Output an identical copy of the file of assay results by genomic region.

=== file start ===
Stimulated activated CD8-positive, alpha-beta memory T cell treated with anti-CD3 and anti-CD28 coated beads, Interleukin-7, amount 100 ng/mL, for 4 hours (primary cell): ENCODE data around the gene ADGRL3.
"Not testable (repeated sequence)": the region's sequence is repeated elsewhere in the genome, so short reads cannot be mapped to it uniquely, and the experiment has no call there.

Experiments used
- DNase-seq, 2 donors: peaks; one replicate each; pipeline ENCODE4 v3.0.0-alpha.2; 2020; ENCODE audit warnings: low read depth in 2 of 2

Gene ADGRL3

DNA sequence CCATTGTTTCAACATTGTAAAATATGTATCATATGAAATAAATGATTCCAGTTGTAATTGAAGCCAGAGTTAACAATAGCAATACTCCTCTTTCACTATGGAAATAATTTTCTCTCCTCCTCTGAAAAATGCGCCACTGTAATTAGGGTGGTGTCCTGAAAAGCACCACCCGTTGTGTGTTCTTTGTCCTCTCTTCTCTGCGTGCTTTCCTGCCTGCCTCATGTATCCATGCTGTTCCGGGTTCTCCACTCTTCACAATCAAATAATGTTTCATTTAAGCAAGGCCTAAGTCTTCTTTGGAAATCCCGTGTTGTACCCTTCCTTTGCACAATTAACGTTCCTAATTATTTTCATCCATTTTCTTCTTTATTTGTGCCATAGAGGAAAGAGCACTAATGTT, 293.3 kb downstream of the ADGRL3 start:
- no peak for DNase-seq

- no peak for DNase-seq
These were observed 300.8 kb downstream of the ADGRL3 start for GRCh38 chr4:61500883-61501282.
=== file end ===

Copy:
Stimulated activated CD8-positive, alpha-beta memory T cell treated with anti-CD3 and anti-CD28 coated beads, Interleukin-7, amount 100 ng/mL, for 4 hours (primary cell): ENCODE data around the gene ADGRL3.
"Not testable (repeated sequence)": the region's sequence is repeated elsewhere in the genome, so short reads cannot be mapped to it uniquely, and the experiment has no call there.

Experiments used
- DNase-seq, 2 donors: peaks; one replicate each; pipeline ENCODE4 v3.0.0-alpha.2; 2020; ENCODE audit warnings: low read depth in 2 of 2

Gene ADGRL3

DNA sequence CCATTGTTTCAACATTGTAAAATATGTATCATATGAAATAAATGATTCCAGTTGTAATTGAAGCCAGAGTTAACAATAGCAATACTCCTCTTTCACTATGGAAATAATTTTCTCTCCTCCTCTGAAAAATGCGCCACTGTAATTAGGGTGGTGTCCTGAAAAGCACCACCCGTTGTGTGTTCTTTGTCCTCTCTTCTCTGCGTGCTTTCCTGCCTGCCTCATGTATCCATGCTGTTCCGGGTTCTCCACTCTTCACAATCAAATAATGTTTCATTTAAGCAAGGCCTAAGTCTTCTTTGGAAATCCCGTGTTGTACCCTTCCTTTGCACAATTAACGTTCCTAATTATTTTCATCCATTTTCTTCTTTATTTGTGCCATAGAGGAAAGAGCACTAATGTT, 293.3 kb downstream of the ADGRL3 start:
- no peak for DNase-seq

- no peak for DNase-seq
These were observed 300.8 kb downstream of the ADGRL3 start for GRCh38 chr4:61500883-61501282.